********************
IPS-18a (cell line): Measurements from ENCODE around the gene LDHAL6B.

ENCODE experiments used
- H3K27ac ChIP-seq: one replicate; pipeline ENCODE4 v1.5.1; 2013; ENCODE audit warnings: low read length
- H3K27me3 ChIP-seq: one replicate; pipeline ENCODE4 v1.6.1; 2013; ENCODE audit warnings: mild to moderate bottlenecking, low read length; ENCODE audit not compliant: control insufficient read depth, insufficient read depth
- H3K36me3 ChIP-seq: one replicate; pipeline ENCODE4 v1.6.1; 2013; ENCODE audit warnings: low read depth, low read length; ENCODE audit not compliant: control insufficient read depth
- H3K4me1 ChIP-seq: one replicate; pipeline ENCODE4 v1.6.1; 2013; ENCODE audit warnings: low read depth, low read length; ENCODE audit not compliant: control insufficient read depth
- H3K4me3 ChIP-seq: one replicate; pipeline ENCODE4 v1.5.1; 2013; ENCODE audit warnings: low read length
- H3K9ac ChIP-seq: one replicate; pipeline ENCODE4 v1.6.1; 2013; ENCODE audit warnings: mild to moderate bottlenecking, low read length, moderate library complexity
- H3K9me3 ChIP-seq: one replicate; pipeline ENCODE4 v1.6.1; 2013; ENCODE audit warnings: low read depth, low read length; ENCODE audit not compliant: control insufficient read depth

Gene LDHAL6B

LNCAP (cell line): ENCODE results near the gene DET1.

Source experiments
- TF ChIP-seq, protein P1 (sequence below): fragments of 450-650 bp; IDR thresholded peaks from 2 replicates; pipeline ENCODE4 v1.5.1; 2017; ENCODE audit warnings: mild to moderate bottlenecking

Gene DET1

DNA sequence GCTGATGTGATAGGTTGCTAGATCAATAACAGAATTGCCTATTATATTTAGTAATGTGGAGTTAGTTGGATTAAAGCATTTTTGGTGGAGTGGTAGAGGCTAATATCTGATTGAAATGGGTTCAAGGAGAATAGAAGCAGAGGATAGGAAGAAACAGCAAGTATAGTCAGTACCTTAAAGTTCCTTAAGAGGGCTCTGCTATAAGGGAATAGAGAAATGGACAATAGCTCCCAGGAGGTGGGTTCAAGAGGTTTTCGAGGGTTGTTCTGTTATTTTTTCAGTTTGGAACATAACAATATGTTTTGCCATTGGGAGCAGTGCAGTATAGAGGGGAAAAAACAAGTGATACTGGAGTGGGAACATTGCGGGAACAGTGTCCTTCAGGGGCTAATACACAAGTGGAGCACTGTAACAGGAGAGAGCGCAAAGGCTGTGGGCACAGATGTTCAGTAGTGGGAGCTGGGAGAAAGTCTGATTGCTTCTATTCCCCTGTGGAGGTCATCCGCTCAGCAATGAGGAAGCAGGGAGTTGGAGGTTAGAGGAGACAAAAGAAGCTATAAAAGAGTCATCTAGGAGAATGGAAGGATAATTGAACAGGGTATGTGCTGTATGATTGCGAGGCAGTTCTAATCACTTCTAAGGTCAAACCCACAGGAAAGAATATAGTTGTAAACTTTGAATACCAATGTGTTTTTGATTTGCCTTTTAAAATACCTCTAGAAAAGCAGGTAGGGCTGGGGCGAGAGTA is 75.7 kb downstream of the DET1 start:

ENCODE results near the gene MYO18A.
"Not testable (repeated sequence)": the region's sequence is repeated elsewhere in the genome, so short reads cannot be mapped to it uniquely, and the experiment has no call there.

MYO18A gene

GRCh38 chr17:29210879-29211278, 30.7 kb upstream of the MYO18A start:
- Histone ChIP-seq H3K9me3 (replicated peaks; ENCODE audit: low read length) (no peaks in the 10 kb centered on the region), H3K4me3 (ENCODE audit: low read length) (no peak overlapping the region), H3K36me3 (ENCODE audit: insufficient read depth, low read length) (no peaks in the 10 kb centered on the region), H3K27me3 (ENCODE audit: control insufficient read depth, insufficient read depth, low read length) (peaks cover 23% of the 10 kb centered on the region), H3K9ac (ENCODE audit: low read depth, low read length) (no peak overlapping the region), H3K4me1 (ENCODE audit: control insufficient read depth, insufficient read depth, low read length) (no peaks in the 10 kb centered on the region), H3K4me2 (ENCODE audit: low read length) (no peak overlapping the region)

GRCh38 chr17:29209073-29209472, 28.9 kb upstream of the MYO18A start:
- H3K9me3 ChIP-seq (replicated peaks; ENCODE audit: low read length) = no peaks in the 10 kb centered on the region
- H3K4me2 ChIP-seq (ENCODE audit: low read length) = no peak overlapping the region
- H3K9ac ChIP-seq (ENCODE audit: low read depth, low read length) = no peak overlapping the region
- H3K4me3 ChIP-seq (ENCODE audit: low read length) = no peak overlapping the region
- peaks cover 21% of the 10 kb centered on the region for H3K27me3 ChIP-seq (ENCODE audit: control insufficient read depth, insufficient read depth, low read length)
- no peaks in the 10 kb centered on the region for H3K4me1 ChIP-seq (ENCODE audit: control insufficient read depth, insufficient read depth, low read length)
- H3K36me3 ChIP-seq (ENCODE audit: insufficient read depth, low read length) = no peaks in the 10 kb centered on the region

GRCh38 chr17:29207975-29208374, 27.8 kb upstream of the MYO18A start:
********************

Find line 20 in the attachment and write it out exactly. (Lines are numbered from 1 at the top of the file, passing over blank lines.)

- Histone ChIP-seq H3K9me3 (replicated peaks; ENCODE audit: low read length) (no peaks in the 10 kb centered on the region), H3K4me3 (ENCODE audit: low read length) (no peak overlapping the region), H3K36me3 (ENCODE audit: insufficient read depth, low read length) (no peaks in the 10 kb centered on the region), H3K27me3 (ENCODE audit: control insufficient read depth, insufficient read depth, low read length) (peaks cover 23% of the 10 kb centered on the region), H3K9ac (ENCODE audit: low read depth, low read length) (no peak overlapping the region), H3K4me1 (ENCODE audit: control insufficient read depth, insufficient read depth, low read length) (no peaks in the 10 kb centered on the region), H3K4me2 (ENCODE audit: low read length) (no peak overlapping the region)